On March 4th, Lather, Rinse, Repeat had the ultimate luck to snag the delightful and talented Kevin R. Free to join the feedback fray for LRR playwright Jeremy Wine’s new play. Despite being knee deep in a production of a new concert version of The Music Man, Kevin took the time to answer a few questions from Jen Browne.
1. Jen Browne: Last week you spoke briefly about working with the New York Neo-Futurists and on your website you credit them as “the people who helped me find my voice.” Can you talk a bit about your time with them and how it’s shaped you as a theater maker?
Kevin R. Free: Being a Neo-Futurist was the most amazing challenge! It’s a grind – from writing all the plays, learning the plays, running the whole organization administratively, and navigating being in an ensemble in which we are all artistic directors. It made me a better theatre-maker. I make my own sound cues now; I know more about how to make or procure my own props; I am generally much better at making a way out of no way when there isn’t budget to do all the things I want. As the only writer of color in the company for a while, I had race and identity on my mind a lot, and I learned how to write about it. Too Much Light Makes the Baby Go Blind is still the item on my resume that gets the most comments when I audition. I am so grateful to have done the show.
2. JB: Trolling through your website I also found an amazing list of books that you recorded as audio books. Are there types of books that are more fun to record? Is there a book out there new or old that you would love to add your vocal talents to? Do you listen to audio books or are you more of a book in hand type of guy? (If it’s against the law to say you prefer to read a book over listening to it if you record them, don’t answer!)
KF: Thanks for trolling my website! I really love my job, though sometimes it is harder than I expect it to be. I love a good story, so it’s hard to say which kinds of stories are my favorites. I can say that my favorite book I’ve ever recorded was a book called The Mushroom Hunters. It’s a non-fiction book about people who forage for mushrooms. There are restaurants in Seattle mentioned in the book that I cannot wait to visit. There’s an author named Mat Johnson whose books I LOVE, and I want to be his narrator. Really bad. Mat, hit me up. I generally don’t listen to audiobooks, but that’s only because I have a short attention span. My mind wanders easily…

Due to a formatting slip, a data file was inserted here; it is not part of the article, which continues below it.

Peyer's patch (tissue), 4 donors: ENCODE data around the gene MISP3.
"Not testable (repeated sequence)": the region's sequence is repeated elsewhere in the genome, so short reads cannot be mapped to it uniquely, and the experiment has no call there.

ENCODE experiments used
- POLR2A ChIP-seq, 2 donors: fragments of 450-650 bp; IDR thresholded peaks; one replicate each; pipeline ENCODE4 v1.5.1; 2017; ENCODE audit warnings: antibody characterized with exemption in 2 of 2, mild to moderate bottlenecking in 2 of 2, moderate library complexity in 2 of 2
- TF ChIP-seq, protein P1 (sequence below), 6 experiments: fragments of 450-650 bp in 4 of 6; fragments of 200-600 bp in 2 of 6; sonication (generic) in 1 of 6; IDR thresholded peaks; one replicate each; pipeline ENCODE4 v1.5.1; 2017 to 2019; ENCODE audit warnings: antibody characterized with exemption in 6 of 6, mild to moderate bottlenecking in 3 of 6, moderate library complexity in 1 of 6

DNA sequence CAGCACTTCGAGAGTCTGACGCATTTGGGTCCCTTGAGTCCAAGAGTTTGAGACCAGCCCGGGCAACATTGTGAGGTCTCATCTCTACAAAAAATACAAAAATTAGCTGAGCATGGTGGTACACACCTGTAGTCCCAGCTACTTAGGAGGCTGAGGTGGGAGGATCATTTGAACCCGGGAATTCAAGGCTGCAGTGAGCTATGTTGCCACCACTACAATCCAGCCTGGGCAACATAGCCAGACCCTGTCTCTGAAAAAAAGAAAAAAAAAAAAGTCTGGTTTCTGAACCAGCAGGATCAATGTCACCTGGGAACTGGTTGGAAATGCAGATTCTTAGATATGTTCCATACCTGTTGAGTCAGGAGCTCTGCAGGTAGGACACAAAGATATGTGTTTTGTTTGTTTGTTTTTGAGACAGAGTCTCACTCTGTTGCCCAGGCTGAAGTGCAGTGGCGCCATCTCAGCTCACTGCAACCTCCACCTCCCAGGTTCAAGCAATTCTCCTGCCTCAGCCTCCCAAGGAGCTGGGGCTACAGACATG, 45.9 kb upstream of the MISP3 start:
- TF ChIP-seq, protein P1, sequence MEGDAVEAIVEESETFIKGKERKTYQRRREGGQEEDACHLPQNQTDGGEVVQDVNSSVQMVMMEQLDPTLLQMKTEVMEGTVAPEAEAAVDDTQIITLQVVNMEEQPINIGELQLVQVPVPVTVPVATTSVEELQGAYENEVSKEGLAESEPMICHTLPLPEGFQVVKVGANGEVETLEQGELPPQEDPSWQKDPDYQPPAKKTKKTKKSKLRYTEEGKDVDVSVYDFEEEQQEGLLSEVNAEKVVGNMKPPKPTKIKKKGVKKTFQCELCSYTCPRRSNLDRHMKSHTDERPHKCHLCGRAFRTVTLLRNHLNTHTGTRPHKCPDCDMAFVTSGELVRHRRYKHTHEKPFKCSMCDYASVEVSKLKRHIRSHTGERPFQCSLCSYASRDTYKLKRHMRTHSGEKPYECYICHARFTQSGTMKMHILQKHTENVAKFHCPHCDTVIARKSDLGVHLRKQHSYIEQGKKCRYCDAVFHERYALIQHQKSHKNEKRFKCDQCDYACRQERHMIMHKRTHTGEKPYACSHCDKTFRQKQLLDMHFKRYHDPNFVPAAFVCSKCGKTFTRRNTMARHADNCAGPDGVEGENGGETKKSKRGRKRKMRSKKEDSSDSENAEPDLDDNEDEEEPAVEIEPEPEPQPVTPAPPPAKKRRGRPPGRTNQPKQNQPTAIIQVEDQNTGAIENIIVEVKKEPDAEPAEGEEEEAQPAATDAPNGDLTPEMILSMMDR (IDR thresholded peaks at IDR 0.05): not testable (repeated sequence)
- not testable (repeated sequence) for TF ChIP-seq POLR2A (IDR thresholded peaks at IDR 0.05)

3. JB: You also mentioned your work as the producing artistic director for The Fire This Time Festival can you speak more about the festival, where you’ve been and where you’re going?
KF: The Festival provides a platform for early career playwrights of African and African-American descent for two years. The first year, we produce 10-minute world premiere plays of the playwrights we’ve chosen; the second year, we produce readings of full-length plays written by those playwrights. I was a playwright in Season 3 and 4, and I became the Producing Artistic Director of the Festival in Season 4. At the end of March, we are taking 6 plays to Boston to Hibernian Hall, and we hired a company of four kick-ass actors (Chris Michael Burke, Tracey Conyer Lee, Sara Thigpen, and Chinaza Uche) to play the roles, all directed by Nicole A. Watson! I really love the work we do, and I love cultivating and working with this community of artists, and I am excited about the way the festival is growing!
4. JB: You are an actor, writer, director, and a producer. What challenges, if any do you find wearing all of these hats? Do you think your work in any of these roles is mirrored or reflected in any of the others? Is producer Kevin different from actor Kevin who is different from writer Kevin?
KF: I think Writer Kevin reflects actor Kevin pretty well. I like to make broad choices as an actor until I am reined in by a director, and my plays tend to be a little larger than life. Producer Kevin is much more tired than any of the other Kevins, and doesn’t like the fighting involved with Producing.
5. JB: You seem to be a snappy dresser and I appreciate your use of the bowtie. Do you have a go-to bowtie shop? When it comes to personal style, is there a word that best describes you?
KF: YES. Thank you! I love shopping at Beau Ties Limited. beautiesltd.com. They are the best!
After a great run at Two River Theater Company in Red Bank, NJ, The Music Man, featuring an all-African-American cast can also be seen this weekend at NJPAC. Get your tickets here: http://www.njpac.org/events/detail/the-music-man. And for more from Kevin R. Free visit his website kevinrfree.com.